Last fall, I planned a solo three week trip to Japan, a rather ambitious, complicated, itinerary covering quite a bit of geography. Although I’ve traveled alone many times, it has generally been on an organized trip or to see friends. So I had some trepidation about executing all the details by myself. Thus I was delighted when my friends, Debbie and Mike, enthusiastically agreed to join me. As it turns out, this was well-advised. I need supervision. Over the course of just the first few days, I leave my purse on a bench (luckily Mike notices), I obliviously walk away from my suitcase in a train station (Debbie calls my attention to this omission), I nearly knock a conductor off the platform barreling along in a hurry not to miss a train, I mistake a passenger who wants the seat next to me for the conductor collecting tickets, I misplace train tickets and keys to hotel rooms, and lose my gloves! We sure laugh a lot.
We visit many places, some of which bring us to tears and others that bring great joy.
The Hiroshima Museum is in the first category. The commentary and particularly the photographs depict in vivid detail the extreme horrors of war.
On August 6, 1945 at 8:15 am, the United States dropped an atomic bomb on the city of Hiroshima. The bomb exploded 600 meters above ground and in .2 seconds, the fireball reached a temperature of 7,000 degrees Celsius. Temperatures near the hypocenter reached 4,000 degrees. People as far away as 3.5 km received severe burns. Those closest to the hypocenter had all layers of skin burned off and died immediately or within a few days. The pressure of the blast hurled people and objects, crushing or trapping them under crumbling buildings and other structures. Radiation penetrated cells and tissues causing instant and residual sickness. 145,000 people died. Hiroshima lay in ruins. This was a tragedy of immense proportions for the innocent civilians of Hiroshima.
Not too far away lies the city of Nara, the eighth century capital of Japan. Home to magnificent Buddhist temples and the tallest Buddha in the world,
the cherry trees are in full bloom. They are everywhere. The flowers are ethereal. They light up in the sun and brighten the shade. They beckon the eye: a single glorious specimen or a grove of dozens in a park.
And there are other beauties: pieris dripping pearly white or pink blooms, their new growth bright red against the older green leaves; azalea, not yet leafed out, lavender petals in various stages of opening; Japanese maples, leaves just beginning to unfurl; every tree or bush pruned in the most aesthetically pleasing way.
Ornamental bridges cross ponds and streams; waterfalls pour over rocks; steppingstones are strategically placed; wooden buildings, some with delicate lattice, almost all with slate grey tile roofs, adorn hilltops. I remember reading somewhere that the Japanese like to make nature even more beautiful!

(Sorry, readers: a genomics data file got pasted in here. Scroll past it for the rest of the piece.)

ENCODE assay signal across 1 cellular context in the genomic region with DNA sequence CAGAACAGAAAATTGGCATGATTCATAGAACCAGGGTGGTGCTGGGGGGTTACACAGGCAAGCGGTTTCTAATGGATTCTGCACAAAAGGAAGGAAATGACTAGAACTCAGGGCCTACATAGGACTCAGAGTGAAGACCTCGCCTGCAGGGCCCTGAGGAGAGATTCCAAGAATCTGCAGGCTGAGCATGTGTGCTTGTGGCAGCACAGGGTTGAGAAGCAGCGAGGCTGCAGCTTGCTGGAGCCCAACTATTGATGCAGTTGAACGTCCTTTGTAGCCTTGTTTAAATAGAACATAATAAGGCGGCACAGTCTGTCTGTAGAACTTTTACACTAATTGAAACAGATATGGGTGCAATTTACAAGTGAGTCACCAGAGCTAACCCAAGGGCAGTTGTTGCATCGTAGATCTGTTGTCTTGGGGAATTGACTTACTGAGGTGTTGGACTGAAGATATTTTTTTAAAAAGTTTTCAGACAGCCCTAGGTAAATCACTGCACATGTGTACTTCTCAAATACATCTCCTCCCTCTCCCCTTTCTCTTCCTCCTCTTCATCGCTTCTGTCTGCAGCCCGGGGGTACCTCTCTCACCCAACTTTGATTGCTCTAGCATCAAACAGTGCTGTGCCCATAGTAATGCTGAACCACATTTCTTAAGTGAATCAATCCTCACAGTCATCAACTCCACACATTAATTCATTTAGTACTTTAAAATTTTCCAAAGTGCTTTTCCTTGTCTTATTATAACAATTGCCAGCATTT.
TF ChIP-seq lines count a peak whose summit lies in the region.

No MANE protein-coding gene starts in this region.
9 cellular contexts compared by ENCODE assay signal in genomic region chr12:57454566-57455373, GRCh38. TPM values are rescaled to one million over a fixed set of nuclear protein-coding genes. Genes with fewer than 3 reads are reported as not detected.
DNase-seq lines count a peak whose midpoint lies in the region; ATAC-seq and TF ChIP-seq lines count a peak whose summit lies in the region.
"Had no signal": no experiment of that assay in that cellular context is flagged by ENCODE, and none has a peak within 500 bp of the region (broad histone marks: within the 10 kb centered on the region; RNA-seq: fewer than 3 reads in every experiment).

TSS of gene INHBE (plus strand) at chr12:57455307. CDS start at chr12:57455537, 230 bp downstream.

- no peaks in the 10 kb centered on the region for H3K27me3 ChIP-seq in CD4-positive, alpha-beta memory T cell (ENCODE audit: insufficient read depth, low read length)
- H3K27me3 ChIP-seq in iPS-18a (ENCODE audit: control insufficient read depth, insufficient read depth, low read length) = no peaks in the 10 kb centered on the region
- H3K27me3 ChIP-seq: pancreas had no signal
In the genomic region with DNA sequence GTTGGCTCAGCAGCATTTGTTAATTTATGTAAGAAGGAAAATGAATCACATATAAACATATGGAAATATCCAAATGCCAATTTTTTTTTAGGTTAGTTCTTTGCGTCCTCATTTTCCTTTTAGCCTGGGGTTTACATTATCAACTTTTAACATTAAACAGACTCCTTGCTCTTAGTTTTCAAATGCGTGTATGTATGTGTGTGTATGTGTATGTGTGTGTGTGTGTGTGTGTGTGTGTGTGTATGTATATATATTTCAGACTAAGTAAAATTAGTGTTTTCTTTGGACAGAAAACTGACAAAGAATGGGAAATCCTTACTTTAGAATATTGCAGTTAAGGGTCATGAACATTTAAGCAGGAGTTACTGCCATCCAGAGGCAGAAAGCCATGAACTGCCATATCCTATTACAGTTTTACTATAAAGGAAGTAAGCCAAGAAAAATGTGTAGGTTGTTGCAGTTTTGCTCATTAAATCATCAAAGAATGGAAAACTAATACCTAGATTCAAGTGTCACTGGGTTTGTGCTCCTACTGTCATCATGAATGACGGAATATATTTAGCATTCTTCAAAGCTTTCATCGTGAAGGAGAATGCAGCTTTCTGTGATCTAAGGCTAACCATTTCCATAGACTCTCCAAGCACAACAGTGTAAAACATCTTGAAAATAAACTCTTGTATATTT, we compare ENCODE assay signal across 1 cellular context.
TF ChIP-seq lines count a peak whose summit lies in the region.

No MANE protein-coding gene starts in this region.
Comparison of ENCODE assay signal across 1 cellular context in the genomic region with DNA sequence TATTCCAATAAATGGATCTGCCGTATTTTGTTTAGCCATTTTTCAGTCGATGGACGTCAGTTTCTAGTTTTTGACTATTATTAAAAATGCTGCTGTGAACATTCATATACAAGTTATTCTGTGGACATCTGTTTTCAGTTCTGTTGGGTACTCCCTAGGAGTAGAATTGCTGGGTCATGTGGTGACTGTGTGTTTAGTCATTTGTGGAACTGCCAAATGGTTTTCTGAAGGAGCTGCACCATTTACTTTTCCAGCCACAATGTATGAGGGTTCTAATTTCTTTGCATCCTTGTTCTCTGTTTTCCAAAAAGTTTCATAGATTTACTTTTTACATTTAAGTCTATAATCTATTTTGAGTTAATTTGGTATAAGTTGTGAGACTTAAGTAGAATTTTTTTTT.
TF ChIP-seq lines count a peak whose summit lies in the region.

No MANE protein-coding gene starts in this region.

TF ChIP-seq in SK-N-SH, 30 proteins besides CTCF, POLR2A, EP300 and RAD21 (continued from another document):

Next, we make the long train journey to Koyasan, a sacred place in Japan, home for twelve hundred years to monks of the Shingon Buddhist sect. Mt. Koya is 900 meters in elevation and has many temples nestled in the dense forests. Visitors are able to stay in fifty-two of them. We stay in one for two nights, sleeping on tatami mats and eating the vegetarian meals prepared by the monks and elegantly served in my room on little trays with many small dishes.
I attend a 6:00 am meditation where monks chant and pray.
We decide to hike the Women Pilgrimage Route, described as two and a half hours and seven km. It’s a sunny, cold morning when we begin at about 9:45 am. The trail is lovely, surrounded by tall Japanese Cedar trees. We have a map and expect to finish at around noon. Although we reach a point where we think the hike will end in thirty-five minutes, we somehow continue for several more hours, encounter no other hikers, and find ourselves on an old, moss-covered, incredibly steep, narrow, road diving deep into a canyon with no apparent way out. We very belatedly conclude we have no idea where we are and decide with utmost annoyance that the only alternative is to retrace our steps for several miles and try to figure where we went so wrong. By the time we do, we have hiked six hours and walked over ten miles! It turns out maybe the three of us need supervision.
We end the day by taking a guided night tour of Okunoin, Japan’s largest cemetary, where there are more than 200,000 gravestones and memorial pagodas, located among centuries-old giant cedar trees, a truly spectacular setting. Anyone can be buried there, so long as they can afford to pay two or three million yen for a gravesite!
The Japanese people we encounter are kind, gracious, and patient. They readily offer assistance to three often confused travelers. They value order, respect, and beauty. It is a pleasure to experience.